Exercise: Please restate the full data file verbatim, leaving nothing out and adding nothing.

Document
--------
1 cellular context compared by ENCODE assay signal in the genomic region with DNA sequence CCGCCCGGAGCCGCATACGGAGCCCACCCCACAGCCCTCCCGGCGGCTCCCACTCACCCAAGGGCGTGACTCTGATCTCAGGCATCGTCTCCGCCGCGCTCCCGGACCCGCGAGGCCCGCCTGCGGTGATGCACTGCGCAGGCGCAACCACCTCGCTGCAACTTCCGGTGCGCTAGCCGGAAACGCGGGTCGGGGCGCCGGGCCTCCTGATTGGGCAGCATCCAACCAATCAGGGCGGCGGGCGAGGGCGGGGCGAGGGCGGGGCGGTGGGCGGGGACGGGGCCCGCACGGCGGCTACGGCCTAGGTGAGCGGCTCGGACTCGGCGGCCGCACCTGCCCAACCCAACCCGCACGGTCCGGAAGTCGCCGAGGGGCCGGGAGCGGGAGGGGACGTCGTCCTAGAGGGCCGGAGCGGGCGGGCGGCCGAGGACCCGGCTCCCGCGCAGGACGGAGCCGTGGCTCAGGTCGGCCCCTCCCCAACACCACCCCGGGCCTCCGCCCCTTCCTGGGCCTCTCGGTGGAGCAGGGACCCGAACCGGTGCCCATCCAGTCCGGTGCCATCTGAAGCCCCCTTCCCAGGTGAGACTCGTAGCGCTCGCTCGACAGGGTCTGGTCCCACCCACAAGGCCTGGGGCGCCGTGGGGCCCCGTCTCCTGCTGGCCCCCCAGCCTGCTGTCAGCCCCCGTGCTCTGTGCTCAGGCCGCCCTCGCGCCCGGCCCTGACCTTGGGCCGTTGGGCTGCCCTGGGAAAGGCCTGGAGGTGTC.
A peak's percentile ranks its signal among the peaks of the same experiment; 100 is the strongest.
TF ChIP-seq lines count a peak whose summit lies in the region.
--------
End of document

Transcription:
1 cellular context compared by ENCODE assay signal in the genomic region with DNA sequence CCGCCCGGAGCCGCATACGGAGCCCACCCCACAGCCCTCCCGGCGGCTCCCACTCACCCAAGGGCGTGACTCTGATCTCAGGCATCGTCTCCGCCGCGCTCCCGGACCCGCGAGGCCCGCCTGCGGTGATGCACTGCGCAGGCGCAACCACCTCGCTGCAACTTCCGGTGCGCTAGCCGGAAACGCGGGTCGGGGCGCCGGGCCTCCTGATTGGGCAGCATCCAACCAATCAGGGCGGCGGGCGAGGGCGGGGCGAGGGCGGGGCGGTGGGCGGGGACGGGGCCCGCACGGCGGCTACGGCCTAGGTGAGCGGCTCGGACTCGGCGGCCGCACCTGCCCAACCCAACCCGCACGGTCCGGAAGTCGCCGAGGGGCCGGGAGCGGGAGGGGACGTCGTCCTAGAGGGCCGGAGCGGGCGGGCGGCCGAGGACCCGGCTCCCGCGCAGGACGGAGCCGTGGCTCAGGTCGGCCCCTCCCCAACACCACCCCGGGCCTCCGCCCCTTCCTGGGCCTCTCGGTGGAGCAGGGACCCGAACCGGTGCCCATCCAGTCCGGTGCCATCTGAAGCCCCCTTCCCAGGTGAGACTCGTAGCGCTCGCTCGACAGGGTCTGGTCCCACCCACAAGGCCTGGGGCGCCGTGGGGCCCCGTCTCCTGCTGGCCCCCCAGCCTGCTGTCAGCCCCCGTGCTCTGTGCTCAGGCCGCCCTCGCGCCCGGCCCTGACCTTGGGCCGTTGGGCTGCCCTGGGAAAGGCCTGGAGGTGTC.
A peak's percentile ranks its signal among the peaks of the same experiment; 100 is the strongest.
TF ChIP-seq lines count a peak whose summit lies in the region.